The Serpentine Gallery will this weekend host an ‘ideas festival’ that explores the nature of memory, with high-profile guests and speakers including Michael Stipe and David Lynch. Ahead of the event, World Memory Champion Ed Cooke offers Scout readers his top five tips for improving memory
1. Make associations
Memories are associations. They link one thing in your mind to another. So to remember well, you need to form clear, vivid associations.
To remember that Boris Johnson’s middle name is De Pfeffel, you have to link him to this strange word. Imagine him chocking on a Pepper and making a “de-de-de” gargling sound. The link between Johnson and this image should get you, via “de-de-de Pepper”, to De Pfeffel.
2. Pay attention
Most of the time our minds are nearly empty when we hear a new name or fact – we simply don’t pay attention. When you are paying attention, your whole mind is taken over by what you’re focused on, and you can hardly fail to remember. To practise boosting your powers of attention, try looking at a leaf for five minutes without getting bored. If you can train yourself to do that, you’ll find you remember more of your surroundings, because you are more focussed on them.
3. Add narrative
Narratives are dynamite for the memory. You can storify almost anything to benefit your memory. You can turn your shopping list into a dramatic narrative involving peppers battling broccoli, tomato fights, baked bean barriers, sugar mounds. It may seem strange that this helps, but simply watch it in action.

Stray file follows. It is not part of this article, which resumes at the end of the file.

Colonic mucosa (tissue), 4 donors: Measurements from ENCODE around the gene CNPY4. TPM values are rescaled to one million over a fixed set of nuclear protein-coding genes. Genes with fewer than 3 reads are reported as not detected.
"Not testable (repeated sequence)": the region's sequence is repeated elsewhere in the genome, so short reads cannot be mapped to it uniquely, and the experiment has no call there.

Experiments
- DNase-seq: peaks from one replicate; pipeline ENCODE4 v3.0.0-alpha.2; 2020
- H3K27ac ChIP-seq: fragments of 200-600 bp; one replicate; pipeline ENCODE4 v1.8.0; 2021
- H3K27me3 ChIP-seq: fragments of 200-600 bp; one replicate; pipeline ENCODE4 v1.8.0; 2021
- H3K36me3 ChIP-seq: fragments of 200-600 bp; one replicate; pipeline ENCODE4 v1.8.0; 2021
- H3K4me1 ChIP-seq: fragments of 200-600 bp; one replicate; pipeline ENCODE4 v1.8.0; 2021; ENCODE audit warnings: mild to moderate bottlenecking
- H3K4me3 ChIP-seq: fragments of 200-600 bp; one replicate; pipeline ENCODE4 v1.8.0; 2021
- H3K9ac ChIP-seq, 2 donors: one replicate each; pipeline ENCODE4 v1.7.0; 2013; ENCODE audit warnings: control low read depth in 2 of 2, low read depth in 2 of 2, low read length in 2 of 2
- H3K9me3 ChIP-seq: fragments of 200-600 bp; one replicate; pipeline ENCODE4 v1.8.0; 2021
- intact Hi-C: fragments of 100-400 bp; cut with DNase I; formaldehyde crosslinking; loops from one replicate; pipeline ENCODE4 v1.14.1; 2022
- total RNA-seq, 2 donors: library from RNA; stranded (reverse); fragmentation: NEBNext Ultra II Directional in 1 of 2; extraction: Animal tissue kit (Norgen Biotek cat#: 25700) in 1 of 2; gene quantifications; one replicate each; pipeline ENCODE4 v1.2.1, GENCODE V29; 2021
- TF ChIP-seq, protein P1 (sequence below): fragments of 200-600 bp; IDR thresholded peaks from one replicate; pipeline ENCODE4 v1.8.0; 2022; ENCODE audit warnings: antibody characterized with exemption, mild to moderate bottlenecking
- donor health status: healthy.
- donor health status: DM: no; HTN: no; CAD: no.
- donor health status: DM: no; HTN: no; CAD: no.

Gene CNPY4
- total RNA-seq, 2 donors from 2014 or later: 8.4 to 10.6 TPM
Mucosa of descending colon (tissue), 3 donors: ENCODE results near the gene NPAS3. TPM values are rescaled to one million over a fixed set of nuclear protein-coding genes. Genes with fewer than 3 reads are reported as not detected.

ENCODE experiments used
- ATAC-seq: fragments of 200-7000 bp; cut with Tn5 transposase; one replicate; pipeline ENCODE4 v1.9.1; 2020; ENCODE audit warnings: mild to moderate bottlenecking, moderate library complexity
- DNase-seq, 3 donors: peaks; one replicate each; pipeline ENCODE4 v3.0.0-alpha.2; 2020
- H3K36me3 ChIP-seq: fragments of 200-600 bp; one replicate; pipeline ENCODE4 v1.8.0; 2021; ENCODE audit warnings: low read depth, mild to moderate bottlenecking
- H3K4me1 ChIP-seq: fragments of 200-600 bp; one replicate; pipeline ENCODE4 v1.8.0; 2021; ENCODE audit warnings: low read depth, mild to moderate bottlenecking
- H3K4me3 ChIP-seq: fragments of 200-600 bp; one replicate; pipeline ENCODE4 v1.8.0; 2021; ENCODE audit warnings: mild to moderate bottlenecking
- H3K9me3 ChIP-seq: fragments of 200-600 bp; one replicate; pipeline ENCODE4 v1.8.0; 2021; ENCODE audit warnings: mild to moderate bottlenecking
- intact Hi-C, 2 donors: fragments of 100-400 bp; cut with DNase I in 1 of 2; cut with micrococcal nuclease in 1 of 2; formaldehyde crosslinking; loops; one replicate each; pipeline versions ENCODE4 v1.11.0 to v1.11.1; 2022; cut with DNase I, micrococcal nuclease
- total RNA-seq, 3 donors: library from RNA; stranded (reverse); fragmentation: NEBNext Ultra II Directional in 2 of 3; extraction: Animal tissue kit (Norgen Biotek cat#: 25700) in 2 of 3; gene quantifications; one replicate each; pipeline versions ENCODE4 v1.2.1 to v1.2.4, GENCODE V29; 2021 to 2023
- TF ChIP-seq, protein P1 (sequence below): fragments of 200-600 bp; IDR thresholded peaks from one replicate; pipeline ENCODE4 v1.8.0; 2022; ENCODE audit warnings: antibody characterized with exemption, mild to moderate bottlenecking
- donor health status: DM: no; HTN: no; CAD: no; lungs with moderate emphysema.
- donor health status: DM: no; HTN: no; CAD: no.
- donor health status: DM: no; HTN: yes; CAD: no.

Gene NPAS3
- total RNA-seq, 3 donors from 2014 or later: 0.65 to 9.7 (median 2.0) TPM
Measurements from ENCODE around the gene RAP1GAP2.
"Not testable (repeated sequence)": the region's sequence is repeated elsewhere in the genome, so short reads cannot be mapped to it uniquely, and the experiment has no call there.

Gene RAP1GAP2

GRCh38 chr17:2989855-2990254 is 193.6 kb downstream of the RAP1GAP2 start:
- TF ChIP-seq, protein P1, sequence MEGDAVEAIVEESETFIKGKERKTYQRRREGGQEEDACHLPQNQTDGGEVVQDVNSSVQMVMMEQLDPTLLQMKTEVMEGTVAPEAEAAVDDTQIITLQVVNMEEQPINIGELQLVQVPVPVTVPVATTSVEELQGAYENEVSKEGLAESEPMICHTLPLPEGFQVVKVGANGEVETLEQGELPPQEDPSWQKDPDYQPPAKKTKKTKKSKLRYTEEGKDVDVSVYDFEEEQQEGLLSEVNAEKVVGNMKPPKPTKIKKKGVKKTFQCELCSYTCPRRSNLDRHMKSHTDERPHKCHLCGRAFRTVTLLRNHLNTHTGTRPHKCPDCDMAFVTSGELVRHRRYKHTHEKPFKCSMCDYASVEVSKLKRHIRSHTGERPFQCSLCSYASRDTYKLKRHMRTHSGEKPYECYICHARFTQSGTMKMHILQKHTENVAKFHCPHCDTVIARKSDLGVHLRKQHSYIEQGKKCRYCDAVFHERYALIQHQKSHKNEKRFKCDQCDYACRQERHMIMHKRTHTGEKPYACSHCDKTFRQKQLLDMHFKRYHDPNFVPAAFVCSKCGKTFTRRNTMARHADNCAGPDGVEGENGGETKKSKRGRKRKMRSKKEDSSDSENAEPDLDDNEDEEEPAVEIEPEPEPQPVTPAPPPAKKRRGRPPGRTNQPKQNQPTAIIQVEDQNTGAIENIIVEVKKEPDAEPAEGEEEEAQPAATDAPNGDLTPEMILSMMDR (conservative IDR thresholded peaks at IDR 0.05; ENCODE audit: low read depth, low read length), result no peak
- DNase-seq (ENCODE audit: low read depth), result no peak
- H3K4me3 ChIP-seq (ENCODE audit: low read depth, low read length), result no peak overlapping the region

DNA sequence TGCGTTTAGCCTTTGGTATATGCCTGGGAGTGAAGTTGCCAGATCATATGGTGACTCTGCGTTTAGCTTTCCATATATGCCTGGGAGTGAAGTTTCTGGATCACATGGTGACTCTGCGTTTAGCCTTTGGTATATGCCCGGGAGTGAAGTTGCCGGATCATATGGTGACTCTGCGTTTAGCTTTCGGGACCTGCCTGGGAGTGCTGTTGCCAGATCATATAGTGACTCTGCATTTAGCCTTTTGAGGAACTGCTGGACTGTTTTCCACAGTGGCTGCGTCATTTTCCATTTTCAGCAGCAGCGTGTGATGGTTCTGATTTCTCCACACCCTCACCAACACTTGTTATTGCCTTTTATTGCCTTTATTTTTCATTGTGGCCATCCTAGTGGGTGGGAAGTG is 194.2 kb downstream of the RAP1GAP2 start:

4. Use your imagination
When we recall an event from the past, we’re imagining what happened then – it’s a creative act. So, to make things more memorable, you have to imagine them creatively. Keys do nothing for the imagination. But reimagine them as a hoop of living creatures – penguins or kittens, perhaps – and your excited imagination will find it easier to remember them.
5. More is less
It’s often easier to remember lots of information than little. We often forget because we don’t have a rich enough web of context to store a memory in.
It’s tricky remembering the name of someone you know nothing about. But if you get more details – where they come from, their favourite sitcom, whatever – they’ll come alive in your mind, and there’ll be more to connect their name and face to. Try the same trick for current affairs!